With apologies for length, here is information that might
interest anyone concerned about "cognitive deficits" for themselves
or loved ones.
Plant Flavonoid In Celery And Green Peppers Found To Reduce
Inflammatory Response In The Brain
A plant compound found in abundance in celery and green peppers can
disrupt a key component of the inflammatory response in the brain.
ScienceDaily (May 23, 2008) Researchers at the University of
Illinois report that a plant compound found in abundance in celery and
green peppers can disrupt a key component of the inflammatory response
in the brain. The findings have implications for research on aging and
diseases such as Alzheimer's and multiple sclerosis.
Inflammation can be a blessing or a blight. It is a critical part of
the body's immune response that in normal circumstances reduces injury
and promotes healing. When it goes awry, however, the inflammatory
response can lead to serious physical and mental problems.
Inflammation plays a key role in many neurodegenerative diseases and
also is implicated in the cognitive and behavioral impairments seen in
The new study looked at luteolin (LOO-tee-OH-lin), a plant flavonoid
known to impede the inflammatory response in several types of cells
outside the central nervous system. The purpose of the study was to
determine if luteolin could also reduce inflammation the brain, said
animal sciences professor and principal investigator Rodney Johnson.
"One of the questions we were interested in is whether something like
luteolin, or other bioactive food components, can be used to mitigate
age-associated inflammation and therefore improve cognitive function
and avoid some of the cognitive deficits that occur in aging," Johnson
The researchers first studied the effect of luteolin on microglia.
These brain cells are a key component of the immune defense. When
infection occurs anywhere in the body, microglia respond by producing
inflammatory cytokines, chemical messengers that act in the brain to
orchestrate a whole-body response that helps fight the invading
This response is associated with many of the most obvious symptoms of
illness: sleepiness, loss of appetite, fever and lethargy, and
sometimes a temporary diminishment of learning and memory.
Neuroinflammation can also lead some neurons to self-destruct, with
potentially disastrous consequences if it goes too far.
Graduate research assistant Saebyeol Jang studied the inflammatory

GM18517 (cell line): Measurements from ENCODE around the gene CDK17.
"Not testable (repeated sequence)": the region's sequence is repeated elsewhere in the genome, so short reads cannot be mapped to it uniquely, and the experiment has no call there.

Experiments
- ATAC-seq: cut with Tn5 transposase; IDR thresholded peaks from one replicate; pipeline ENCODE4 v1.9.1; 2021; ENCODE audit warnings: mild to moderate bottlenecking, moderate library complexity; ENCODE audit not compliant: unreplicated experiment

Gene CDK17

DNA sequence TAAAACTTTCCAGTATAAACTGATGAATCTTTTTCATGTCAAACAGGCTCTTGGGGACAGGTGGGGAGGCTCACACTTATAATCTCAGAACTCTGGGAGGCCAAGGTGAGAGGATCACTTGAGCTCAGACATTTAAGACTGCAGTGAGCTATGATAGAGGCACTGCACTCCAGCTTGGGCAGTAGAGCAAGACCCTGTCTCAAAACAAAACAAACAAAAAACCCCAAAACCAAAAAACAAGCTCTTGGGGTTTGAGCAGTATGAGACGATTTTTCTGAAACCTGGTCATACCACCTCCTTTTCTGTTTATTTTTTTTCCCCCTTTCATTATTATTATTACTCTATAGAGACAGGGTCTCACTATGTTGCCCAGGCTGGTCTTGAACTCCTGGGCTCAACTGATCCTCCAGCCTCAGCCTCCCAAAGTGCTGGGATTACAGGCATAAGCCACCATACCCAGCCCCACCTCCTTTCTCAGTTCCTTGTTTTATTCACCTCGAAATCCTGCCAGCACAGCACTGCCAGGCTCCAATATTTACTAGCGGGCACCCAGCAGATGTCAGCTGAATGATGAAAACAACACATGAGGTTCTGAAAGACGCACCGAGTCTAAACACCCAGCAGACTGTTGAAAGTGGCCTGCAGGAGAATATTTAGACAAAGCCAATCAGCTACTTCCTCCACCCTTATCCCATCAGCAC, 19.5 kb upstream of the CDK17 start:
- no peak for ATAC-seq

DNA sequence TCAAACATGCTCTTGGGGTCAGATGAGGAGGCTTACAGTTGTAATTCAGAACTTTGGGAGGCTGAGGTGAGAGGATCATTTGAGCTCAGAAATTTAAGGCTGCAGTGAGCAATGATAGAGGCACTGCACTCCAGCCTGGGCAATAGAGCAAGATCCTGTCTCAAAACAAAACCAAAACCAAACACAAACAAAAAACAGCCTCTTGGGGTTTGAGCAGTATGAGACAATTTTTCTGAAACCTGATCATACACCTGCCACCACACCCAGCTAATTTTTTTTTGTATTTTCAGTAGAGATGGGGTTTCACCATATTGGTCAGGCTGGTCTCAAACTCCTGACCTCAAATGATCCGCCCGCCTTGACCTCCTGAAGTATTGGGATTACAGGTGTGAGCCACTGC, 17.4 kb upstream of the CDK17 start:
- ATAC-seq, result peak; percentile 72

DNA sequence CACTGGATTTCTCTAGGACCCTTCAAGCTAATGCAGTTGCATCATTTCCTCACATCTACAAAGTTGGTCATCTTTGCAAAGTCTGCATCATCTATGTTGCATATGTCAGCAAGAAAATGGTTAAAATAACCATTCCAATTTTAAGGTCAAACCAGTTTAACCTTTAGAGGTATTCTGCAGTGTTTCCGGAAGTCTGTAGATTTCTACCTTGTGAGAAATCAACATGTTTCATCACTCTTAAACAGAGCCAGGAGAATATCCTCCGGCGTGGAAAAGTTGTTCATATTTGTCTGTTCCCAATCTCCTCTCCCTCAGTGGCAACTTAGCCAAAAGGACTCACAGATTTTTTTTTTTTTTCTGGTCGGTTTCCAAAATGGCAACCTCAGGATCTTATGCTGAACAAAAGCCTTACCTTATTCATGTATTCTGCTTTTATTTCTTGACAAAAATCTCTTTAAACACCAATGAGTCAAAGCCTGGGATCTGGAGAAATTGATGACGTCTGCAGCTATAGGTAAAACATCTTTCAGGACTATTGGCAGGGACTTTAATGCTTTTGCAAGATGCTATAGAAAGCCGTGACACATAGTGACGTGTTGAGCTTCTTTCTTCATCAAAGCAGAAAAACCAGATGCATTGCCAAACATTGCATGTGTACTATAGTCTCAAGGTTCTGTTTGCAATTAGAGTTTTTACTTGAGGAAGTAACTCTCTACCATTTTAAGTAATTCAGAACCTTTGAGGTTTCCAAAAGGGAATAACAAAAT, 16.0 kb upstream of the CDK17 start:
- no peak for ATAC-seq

response in microglial cells. She spurred inflammation by exposing the
cells to lipopolysaccharide (LPS), a component of the cell wall of
many common bacteria.
Those cells that were also exposed to luteolin showed a significantly
diminished inflammatory response. Jang showed that luteolin was
shutting down production of a key cytokine in the inflammatory
pathway, interleukin-6 (IL-6). The effects of luteolin exposure were
dramatic, resulting in as much as a 90 percent drop in IL-6 production
in the LPS-treated cells.
"This was just about as potent an inhibition as anything we had seen
previously," Johnson said.
But how was luteolin inhibiting production of IL-6?
Jang began by looking at a class of proteins involved in intracellular
signaling, called transcription factors, which bind to specific
"promoter" regions on DNA and increase their transcription into RNA
and translation into proteins.
Using electromobility shift assays, which measure the binding of
transcription factors to DNA promoters, Jang eventually determined
that luteolin inhibited IL-6 production by preventing activator
protein-1 (AP-1) from binding the IL-6 promoter.
AP-1 is in turn activated by JNK, an upstream protein kinase. Jang
found that luteolin inhibited JNK phosphorylation in microglial cell
culture. The failure of the JNK to activate the AP-1 transcription
factor prevented it from binding to the promoter region on the IL-6
gene and transcription came to a halt.
To see if luteolin might have a similar effect in vivo, the
researchers gave mice luteolin-laced drinking water for 21 days before
injecting the mice with LPS.
Those mice that were fed luteolin had significantly lower levels of
IL-6 in their blood plasma four hours after injection with the LPS.
Luteolin also decreased LPS-induced transcription of IL-6 in the
hippocampus, a brain region that is critical to spatial learning and
The findings indicate a possible role for luteolin or other bioactive
compounds in treating neuroinflammation, Johnson said.
"It might be possible to use flavonoids to inhibit JNK and mitigate
inflammatory reactions in the brain," he said. "Inflammatory cytokines
such as interleukin-6 are very well known to inhibit certain types of
learning and memory that are under the control of the hippocampus, and
the hippocampus is also very vulnerable to the insults of aging," he
said. "If you had the potential to decrease the production of
inflammatory cytokines in the brain you could potentially limit the
cognitive deficits that result."
The study appeared recently in Proceedings of the National Academy of
Adapted from materials provided by University of Illinois at